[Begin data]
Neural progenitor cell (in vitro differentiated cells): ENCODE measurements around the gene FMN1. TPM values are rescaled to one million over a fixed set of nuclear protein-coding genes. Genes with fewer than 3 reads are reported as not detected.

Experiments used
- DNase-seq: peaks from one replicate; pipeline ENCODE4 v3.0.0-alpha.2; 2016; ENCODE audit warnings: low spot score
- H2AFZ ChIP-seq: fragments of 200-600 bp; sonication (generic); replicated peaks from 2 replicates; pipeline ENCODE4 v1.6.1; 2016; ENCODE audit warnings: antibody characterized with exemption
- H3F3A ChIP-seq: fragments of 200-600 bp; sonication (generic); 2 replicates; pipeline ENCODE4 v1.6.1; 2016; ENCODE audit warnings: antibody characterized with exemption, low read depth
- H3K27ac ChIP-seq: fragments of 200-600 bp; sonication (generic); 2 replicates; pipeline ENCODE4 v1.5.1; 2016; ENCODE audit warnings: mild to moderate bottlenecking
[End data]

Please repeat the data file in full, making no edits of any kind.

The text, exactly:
Neural progenitor cell (in vitro differentiated cells): ENCODE measurements around the gene FMN1. TPM values are rescaled to one million over a fixed set of nuclear protein-coding genes. Genes with fewer than 3 reads are reported as not detected.

Experiments used
- DNase-seq: peaks from one replicate; pipeline ENCODE4 v3.0.0-alpha.2; 2016; ENCODE audit warnings: low spot score
- H2AFZ ChIP-seq: fragments of 200-600 bp; sonication (generic); replicated peaks from 2 replicates; pipeline ENCODE4 v1.6.1; 2016; ENCODE audit warnings: antibody characterized with exemption
- H3F3A ChIP-seq: fragments of 200-600 bp; sonication (generic); 2 replicates; pipeline ENCODE4 v1.6.1; 2016; ENCODE audit warnings: antibody characterized with exemption, low read depth
- H3K27ac ChIP-seq: fragments of 200-600 bp; sonication (generic); 2 replicates; pipeline ENCODE4 v1.5.1; 2016; ENCODE audit warnings: mild to moderate bottlenecking